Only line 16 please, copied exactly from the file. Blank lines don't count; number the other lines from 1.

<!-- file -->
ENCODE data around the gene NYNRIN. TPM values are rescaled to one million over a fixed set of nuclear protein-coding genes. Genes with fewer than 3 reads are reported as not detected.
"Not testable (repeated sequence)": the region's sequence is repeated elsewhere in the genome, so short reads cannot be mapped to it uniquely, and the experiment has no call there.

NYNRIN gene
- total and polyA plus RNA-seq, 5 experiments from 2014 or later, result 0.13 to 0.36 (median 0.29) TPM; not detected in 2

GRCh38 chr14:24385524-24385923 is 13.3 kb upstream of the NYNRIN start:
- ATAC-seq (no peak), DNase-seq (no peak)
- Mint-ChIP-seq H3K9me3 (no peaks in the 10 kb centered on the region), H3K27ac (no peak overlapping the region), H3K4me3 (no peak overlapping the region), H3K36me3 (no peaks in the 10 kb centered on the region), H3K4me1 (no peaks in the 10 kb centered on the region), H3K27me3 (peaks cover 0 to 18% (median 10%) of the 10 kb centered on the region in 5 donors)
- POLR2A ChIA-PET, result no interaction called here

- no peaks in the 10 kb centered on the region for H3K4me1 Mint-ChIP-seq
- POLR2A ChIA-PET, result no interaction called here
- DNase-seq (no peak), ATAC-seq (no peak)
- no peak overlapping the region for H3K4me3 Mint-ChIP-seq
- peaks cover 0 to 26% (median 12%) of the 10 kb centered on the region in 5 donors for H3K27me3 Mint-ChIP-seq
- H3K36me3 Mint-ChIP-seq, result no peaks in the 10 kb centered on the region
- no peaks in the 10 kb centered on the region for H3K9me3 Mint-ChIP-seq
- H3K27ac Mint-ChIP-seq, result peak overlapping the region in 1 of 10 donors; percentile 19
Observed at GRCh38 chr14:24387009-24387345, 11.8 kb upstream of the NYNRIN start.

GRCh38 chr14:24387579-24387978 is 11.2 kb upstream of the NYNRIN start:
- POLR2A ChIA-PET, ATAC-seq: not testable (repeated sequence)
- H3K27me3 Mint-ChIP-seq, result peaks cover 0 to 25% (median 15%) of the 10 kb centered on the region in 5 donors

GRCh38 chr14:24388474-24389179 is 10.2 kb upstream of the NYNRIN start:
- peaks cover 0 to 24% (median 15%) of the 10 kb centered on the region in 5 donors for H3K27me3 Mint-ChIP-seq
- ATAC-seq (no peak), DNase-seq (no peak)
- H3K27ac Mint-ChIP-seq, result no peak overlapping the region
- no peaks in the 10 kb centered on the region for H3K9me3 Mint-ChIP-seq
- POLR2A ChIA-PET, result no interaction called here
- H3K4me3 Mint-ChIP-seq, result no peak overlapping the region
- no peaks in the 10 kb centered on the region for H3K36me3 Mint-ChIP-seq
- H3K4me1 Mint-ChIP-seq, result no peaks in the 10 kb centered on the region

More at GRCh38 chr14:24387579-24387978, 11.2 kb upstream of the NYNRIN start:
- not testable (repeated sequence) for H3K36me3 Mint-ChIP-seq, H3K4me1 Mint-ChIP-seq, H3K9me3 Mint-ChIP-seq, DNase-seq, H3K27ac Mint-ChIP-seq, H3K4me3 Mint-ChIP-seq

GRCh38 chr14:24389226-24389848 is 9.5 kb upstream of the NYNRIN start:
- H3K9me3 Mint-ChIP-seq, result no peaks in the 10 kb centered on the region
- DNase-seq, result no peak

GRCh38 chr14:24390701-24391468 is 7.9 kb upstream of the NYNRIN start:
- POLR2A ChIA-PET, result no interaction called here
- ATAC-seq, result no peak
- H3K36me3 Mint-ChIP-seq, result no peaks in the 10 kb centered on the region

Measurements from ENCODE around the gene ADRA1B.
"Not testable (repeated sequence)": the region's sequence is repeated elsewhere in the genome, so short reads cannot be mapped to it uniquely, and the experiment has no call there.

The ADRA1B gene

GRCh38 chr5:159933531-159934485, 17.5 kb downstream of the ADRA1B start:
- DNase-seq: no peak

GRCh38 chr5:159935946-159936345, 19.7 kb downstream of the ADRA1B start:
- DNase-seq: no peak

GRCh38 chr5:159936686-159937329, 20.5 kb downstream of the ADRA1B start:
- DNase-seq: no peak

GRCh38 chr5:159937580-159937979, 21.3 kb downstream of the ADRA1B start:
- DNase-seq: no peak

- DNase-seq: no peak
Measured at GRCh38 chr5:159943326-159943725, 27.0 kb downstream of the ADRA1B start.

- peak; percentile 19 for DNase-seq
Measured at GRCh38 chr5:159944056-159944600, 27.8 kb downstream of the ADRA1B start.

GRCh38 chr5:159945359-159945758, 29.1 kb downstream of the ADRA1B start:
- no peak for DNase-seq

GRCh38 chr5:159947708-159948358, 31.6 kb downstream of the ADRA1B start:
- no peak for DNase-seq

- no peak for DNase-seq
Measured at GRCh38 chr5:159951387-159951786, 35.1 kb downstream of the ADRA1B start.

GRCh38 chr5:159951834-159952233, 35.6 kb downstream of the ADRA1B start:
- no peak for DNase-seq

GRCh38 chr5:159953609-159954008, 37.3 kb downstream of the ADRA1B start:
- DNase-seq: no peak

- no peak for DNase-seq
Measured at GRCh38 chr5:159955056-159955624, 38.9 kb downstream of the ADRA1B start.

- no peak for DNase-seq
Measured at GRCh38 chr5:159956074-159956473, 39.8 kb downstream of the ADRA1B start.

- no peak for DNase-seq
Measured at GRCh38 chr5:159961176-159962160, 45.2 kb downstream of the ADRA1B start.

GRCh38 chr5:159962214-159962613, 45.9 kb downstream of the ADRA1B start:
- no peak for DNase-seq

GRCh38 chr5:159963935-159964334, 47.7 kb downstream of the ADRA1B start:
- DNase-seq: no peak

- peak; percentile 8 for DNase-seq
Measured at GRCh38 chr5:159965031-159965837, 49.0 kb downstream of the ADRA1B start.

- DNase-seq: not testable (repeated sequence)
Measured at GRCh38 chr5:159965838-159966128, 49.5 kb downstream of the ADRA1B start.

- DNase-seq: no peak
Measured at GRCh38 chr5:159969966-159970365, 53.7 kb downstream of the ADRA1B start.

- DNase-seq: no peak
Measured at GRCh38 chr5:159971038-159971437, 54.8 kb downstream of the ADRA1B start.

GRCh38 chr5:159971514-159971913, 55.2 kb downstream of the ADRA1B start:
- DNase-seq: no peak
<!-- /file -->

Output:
- H3K27ac Mint-ChIP-seq, result peak overlapping the region in 1 of 10 donors; percentile 19